Tim Ambrose ended an absorbing day of Test cricket three runs short of a maiden Test century. Ambrose's exhilarating unbeaten innings of 97 allowed England to reach 291-5 on the opening day of the second Test, a position that should enable Michael Vaughan's side to dictate terms over the course of the match.
The level of control England have will depend on how many the lower order can add on day two and how the inexperienced seam attack bowl on a pitch offering consistent lateral movement. It was such activity that allowed the Black Caps to reduce England to 136-5 in the afternoon session, a position that left them once again looking extremely vulnerable.
It was at this moment that Ambrose breathed life in to England's innings. The diminutive stumper cut, drove, pulled and carved New Zealand's seamers, with the exception of the outstanding Jacob Oram, to all parts of the Basin Reserve. In Paul Collingwood Ambrose found the perfect ally and at the close the pair had added 155 valuable runs for the sixth wicket.
In his two Test appearances Ambrose has shown his quality and flexibility. In Hamilton he kept well and played a dogged, patient innings in England's first innings. Here he showed that he can get after the bowling too. His 50 was brought up off the 68th ball he faced and 72 of his runs were brought up via fours and sixes.
Ambrose's counterattack took New Zealand by surprise, placing their bowlers under greater pressure than at any time in the series. And under such a force they buckled, sending down far more bad balls than they did in the entire first Test. In the final session England scored 135 without losing a wicket, quite a contrast to the previous one where they lost 5-77.
A pulled six and three in the penultimate over of the day moved Ambrose to 97 and on strike against Oram. But the bowler produced a superb over, beating the outside edge of Ambrose's bat on four occasions. The movement achieved by Oram so last in the day should have pleased England's seam bowlers, if they can bowl with the same control New Zealand's batsman should find scoring runs as hard as England's top order.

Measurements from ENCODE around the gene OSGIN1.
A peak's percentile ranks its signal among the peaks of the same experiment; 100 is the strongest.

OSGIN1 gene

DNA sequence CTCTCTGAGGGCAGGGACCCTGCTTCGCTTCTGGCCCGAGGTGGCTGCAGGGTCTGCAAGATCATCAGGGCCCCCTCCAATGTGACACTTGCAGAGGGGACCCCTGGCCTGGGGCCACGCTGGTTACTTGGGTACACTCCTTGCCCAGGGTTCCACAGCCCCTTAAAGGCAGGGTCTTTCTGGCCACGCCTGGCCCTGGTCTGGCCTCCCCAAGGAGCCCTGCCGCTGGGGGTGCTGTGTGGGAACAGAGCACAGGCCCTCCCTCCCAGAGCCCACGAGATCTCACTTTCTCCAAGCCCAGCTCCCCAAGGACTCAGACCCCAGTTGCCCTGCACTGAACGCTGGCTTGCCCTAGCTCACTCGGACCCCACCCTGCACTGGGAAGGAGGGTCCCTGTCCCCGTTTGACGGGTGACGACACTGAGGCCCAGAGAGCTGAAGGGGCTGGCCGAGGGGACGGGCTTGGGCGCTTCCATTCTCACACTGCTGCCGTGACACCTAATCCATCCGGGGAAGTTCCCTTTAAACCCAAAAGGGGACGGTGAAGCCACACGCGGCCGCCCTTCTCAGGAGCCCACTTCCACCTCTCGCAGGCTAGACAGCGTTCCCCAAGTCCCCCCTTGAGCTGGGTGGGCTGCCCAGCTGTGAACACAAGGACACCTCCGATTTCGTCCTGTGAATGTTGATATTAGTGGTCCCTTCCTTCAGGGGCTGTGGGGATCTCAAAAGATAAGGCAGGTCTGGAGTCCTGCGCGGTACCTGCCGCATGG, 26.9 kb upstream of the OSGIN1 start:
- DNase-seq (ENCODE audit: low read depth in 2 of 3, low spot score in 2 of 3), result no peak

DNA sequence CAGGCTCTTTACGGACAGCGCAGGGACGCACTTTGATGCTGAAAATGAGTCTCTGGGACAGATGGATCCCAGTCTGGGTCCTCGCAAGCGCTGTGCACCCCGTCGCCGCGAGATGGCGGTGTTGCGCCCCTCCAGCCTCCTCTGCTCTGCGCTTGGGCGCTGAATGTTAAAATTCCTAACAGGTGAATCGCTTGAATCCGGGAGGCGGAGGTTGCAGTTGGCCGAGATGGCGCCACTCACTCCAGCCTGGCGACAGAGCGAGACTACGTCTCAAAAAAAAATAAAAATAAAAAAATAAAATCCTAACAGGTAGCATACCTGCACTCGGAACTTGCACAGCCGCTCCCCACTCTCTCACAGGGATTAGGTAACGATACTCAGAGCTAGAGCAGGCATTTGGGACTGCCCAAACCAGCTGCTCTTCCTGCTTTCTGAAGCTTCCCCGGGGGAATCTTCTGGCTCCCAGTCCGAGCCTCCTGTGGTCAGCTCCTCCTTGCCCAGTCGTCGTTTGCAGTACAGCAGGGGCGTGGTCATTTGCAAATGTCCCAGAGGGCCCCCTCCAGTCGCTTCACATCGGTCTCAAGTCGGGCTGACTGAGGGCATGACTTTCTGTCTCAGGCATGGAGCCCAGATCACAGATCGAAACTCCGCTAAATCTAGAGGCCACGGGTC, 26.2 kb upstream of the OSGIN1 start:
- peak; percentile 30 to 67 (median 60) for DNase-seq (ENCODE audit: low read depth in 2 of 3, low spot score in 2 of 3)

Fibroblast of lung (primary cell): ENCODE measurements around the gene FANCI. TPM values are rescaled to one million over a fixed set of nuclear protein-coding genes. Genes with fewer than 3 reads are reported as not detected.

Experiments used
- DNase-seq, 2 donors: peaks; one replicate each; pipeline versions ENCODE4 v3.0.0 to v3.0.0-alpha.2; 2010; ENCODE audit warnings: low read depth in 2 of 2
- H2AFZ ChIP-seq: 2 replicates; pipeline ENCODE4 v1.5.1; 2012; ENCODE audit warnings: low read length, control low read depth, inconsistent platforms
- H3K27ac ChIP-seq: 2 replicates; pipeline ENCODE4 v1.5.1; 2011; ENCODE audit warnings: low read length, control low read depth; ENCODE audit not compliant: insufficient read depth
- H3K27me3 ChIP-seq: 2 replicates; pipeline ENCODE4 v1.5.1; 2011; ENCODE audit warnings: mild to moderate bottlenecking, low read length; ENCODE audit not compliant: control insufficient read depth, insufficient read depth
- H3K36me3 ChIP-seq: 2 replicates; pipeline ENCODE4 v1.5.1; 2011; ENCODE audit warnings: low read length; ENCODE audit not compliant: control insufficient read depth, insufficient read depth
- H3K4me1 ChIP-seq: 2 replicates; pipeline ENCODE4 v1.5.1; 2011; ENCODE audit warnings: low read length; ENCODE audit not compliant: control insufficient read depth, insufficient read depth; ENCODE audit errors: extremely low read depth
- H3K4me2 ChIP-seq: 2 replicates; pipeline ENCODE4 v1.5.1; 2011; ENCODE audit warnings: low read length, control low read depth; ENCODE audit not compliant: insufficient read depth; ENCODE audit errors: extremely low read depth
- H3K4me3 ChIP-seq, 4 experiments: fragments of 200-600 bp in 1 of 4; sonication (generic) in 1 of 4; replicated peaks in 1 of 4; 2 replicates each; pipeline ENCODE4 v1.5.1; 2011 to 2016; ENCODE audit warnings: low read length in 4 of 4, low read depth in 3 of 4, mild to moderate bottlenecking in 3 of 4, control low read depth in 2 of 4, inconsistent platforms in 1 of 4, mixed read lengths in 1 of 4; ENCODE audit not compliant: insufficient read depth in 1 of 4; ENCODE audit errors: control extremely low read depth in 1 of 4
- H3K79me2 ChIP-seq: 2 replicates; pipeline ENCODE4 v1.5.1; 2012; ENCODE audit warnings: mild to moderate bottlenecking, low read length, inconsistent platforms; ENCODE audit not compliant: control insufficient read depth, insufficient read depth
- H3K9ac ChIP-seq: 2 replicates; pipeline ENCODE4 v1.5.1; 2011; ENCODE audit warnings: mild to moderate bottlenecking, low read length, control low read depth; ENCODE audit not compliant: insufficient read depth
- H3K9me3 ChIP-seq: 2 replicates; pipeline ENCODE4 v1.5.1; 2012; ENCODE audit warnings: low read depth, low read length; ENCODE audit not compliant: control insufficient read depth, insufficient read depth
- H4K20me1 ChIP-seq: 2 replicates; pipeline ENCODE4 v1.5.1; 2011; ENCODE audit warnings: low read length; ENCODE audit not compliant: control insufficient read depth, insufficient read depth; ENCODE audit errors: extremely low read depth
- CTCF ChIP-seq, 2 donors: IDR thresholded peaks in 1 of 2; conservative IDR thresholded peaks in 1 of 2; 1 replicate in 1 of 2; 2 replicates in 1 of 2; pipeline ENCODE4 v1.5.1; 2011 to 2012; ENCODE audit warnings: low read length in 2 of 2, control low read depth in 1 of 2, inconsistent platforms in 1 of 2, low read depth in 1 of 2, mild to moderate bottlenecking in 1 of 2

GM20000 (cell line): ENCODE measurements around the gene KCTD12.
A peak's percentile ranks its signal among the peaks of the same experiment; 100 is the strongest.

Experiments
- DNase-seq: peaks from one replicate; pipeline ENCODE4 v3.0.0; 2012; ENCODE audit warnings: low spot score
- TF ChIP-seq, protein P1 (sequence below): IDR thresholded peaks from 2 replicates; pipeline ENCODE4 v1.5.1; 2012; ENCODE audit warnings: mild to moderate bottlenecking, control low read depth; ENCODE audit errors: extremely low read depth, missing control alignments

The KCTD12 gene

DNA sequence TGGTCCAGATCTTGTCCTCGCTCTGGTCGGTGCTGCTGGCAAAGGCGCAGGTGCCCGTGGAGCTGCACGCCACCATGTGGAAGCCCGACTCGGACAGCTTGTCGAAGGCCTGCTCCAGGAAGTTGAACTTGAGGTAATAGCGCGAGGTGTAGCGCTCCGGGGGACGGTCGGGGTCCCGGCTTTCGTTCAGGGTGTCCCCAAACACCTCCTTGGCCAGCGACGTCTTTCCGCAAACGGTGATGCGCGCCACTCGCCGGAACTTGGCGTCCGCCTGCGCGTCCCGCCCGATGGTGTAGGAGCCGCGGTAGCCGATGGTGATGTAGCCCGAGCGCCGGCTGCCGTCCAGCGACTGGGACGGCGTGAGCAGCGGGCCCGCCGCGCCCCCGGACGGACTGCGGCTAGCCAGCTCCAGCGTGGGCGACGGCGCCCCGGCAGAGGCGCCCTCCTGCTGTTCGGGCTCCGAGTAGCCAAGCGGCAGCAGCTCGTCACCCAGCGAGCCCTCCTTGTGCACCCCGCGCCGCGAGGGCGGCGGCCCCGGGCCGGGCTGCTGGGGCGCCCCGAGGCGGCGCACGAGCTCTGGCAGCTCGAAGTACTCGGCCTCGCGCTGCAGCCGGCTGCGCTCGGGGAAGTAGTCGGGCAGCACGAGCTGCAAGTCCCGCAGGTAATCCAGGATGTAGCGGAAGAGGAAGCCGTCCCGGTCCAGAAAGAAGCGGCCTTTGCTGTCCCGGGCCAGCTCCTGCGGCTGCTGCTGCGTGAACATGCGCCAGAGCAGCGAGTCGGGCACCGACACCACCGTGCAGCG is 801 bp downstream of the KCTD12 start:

Everything went swimmingly for England in the opening session of the Test. Alastair Cook and Vaughan made a watchful start after Daniel Vettori, the New Zealand captain, invited England to bat on a hard, flat surface possessing a tinge of green.
The new ball seamed around enough to cause discern to Cook and Vaughan, who each played and missed on numerous occasions. Even so there was greater urgency about the batting with both batsmen looking to take quick singles to keep the scoreboard ticking over.
Vaughan struck England's first boundary when he drove Chris Martin square of the wicket for four, and when Cook reached 13 via a nudge in to the leg side off the same bowler he replaced David Gower as the youngest England player to score 2,000 Test runs. Both batsmen were wary when the ball was pitched full but when the bowlers dragged it down they latched on to quickly. Vaughan pulled Kyle Mills for four whilst Cook tucked in to Mark Gillespie. At lunch England had reached 79 without loss.
But the nature of the days play changed with the second ball after the interval, when a beauty from Jacob Oram ripped through Vaughan's defence and clipped the top of his off-stump. Cook followed his captain in Oram's next over when he nibbled at a widish ball and edged a simple catch through to the keeper. Seventy nine for nought had become 82-2.
And it became 94-3 when Andrew Strauss played a dreadful shot and was caught at cover point. Strauss needs a decent score in England's second innings or he could follow Matthew Hoggard and Stephen Harmison out of the side.
Ian Bell could have been out first ball when he foolishly had a hook at a Mills bouncer and top-edged the ball to fine leg. Bell was fortunate that Gillespie was half asleep and made a weak effort. England's number five was lucky not to be dismissed on one too, when he edged Oram to the right of Brendon McCullum, the Black Caps keeper, who dropped the catch. McCullum should have left it for Stephen Fleming, one of Test cricket's best catchers, fielding at first slip.
England's batsmen had promised to be more positive in this Test but Bell could not get the ball away, spending 28 balls trapped on one. A straight drive for four off Martin moved him to five and gained ironic applause from the sizeable crowd. Bell drove Martin for another boundary but it was the bowler who had the final laugh when the 25 year old edged a defensive push through to McCullum.
Kevin Pietersen was once again a paragon of responsibility, attempting to play the big innings his side so desperately required. Pietersen played several thumping shots before he missed a straight ball from Gillespie and was bowled. The wicket left England teetering on 136-5 and the threat of another paltry total being posted.Reuse content